The eyes of a Zarko puppet can show humanlike compassion and bewilderment. Mask images courtesy of Michael Montenegro

One of the oldest and most haunting forms of performance does not even feature live actors: It is the puppet theater.

Considering that puppets are inanimate, it is remarkable how they have refused to die, over centuries of changing tastes in entertainment. Indeed, they are experiencing a global resurgence in recent years, which has reached the heart of the Midwest. In Chicago, the International Puppet Festival in January 2017 played dozens of sold-out shows. While the legendary Redmoon Theater closed its doors a few years ago, its artistic director has risen like a phoenix to form the Cabinet of Curiosities Events, whose experimental works are drawing enthusiastic audiences.

And Evanston can boast that it is home to a master puppet artist, Michael Montenegro, whose Theatre Zarko has performed his original works of “puppet symbolist theatre” for more than 20 years.

Mr. Montenegro has collaborated with many regional artists, including Mary Zimmerman (whose 2006 play “Argonautika” featured mythical puppet creatures he crafted) and the Writer’s Theatre in Glencoe, which in 2007 mounted Gilles Segal’s haunting play about the Holocaust, “The Puppetmaster of Lodz”; Mr. Montenegro created a complete puppet theatre for the production and received a Jeff Award.

A small, inanimate object can unquestionably evoke great stories and powerful emotions, Mr. Montenegro says. “As a puppet artist working in the human theater world, I constantly struggle with the difference between puppet and human actors,” he explains. “I look for things that cannot be expressed by human beings as well as with puppets.”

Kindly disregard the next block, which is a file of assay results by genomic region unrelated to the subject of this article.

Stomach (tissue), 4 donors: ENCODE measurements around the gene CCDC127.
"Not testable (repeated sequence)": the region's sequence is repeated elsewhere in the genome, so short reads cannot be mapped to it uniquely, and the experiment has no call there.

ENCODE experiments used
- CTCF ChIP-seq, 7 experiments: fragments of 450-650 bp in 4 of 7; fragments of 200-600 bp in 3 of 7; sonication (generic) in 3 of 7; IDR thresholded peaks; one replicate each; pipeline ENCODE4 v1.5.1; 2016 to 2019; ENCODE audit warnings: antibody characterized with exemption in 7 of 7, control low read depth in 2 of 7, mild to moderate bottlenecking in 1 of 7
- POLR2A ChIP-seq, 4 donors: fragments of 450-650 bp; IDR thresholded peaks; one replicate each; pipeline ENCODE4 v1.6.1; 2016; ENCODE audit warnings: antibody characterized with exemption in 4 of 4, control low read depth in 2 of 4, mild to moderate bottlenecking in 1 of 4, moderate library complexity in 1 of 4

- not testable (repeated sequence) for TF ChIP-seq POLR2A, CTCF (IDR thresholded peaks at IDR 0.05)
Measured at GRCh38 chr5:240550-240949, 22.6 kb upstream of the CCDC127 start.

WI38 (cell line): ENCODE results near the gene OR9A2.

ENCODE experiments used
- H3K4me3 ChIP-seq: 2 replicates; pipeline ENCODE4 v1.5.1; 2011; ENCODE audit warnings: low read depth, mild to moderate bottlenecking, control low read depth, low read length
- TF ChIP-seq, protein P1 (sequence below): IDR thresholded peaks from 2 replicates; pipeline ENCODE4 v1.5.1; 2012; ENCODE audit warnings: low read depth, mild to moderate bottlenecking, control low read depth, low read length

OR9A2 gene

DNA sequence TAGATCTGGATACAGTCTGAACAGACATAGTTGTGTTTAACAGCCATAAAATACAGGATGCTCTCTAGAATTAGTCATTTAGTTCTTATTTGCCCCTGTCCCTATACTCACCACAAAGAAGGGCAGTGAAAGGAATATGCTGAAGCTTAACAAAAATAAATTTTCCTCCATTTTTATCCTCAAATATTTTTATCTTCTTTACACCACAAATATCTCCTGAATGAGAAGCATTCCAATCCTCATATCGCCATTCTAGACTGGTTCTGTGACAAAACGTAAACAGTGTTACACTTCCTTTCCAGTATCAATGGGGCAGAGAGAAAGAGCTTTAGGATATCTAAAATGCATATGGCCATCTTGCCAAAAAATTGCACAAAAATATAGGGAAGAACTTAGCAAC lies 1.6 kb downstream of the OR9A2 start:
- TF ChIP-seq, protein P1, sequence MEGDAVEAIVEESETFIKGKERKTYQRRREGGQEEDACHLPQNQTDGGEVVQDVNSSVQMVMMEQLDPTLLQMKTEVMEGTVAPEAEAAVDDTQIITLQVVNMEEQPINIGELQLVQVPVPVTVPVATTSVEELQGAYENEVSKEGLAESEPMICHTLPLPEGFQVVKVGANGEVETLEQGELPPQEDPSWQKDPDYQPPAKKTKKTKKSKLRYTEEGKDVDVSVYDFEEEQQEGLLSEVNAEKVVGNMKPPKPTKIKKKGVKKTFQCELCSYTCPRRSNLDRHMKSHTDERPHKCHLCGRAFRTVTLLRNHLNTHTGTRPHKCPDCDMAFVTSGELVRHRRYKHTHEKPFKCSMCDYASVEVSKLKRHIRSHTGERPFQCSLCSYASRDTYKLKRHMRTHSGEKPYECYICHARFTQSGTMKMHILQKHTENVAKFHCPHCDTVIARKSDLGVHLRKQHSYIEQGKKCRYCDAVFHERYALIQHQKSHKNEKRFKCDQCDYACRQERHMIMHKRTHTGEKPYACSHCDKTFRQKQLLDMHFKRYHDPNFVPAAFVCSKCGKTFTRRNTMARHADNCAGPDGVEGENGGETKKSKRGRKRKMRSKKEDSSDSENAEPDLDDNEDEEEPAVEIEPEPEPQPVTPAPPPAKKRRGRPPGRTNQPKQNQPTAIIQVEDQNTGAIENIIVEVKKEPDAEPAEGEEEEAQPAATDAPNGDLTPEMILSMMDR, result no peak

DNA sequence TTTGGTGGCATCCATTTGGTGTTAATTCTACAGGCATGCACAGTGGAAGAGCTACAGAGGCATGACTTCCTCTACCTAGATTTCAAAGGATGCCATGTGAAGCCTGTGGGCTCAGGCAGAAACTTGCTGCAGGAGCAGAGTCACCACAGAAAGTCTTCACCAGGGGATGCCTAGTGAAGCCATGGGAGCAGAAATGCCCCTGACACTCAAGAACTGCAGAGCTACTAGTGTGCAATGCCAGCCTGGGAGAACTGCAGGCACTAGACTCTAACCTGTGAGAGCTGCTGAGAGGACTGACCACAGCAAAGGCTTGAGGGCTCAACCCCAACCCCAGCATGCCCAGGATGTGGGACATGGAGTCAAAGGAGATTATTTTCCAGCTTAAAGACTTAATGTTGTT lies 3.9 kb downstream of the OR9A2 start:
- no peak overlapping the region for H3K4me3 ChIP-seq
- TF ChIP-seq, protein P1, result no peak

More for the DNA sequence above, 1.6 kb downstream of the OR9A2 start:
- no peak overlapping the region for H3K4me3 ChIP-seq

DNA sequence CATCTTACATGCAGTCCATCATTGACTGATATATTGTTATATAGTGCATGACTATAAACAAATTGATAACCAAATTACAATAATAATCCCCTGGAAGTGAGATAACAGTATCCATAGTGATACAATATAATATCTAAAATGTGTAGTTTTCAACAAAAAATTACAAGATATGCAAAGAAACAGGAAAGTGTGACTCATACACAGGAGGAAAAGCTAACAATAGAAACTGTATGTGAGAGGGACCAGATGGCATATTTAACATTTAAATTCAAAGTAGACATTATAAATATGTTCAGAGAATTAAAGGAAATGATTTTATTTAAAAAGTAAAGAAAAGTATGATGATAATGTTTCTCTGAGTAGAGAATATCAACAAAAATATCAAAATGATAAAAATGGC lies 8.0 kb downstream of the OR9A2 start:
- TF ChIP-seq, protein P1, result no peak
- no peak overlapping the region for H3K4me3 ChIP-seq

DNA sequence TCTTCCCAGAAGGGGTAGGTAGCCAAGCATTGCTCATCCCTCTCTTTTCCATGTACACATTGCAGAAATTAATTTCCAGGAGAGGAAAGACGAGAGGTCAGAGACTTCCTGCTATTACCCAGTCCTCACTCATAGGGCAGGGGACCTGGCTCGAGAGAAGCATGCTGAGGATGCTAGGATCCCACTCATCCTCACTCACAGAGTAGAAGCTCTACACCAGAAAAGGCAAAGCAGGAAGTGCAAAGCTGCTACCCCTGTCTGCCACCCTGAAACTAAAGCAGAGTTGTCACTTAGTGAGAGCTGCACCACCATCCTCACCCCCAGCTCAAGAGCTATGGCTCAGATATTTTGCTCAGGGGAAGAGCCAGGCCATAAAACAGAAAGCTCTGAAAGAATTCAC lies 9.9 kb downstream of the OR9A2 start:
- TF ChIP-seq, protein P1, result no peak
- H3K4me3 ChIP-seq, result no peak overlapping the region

Puppets can tell stories that are hilarious, painful, simple, or epic. This fall, he collaborated with Blair Thomas in a puppet version of “Moby Dick” that went all the way to the Festival Mondial des Théatres de Marionnettes in northern France. “It’s an incredible challenge to take something with the epic and mythic dimensions of that novel and pull it down, almost like a microscopic lens, to something that is as infinitesimal as a puppet. The surrealistic, dreamlike qualities of Moby Dick are the things that appeal to me.”

Puppets draw an audience into that mythic world, Mr. Montenegro says. “One of the elements we are creating is a human-sized puppet, which is the left half of Captain Ahab. It is a surrealistic image that lends itself beautifully to puppets and can’t be dramatized by a human actor. This driven individual, Ahab, was actually divided against himself, it was something in himself that he was at battle with: the white whale inside of himself, this unconquerable aboriginal force. So we experimented with creating a puppet that embodies this inner division.”

Puppet theater has always been linked to childhood. Mr. Montenegro notes the influence of artist Jim Hensen and his Muppets in bringing puppetry to national attention in the 1960s, and later Julie Taymor’s puppet-based production of “The Lion King.”

Children love to make and work with puppets. “There’s something wonderfully anti-technology about puppet theatre. It appeals to kids who are swimming in technology. It’s very refreshing to find an activity in which they can work with their hands and use their imaginations. It’s a kind of outsider art.”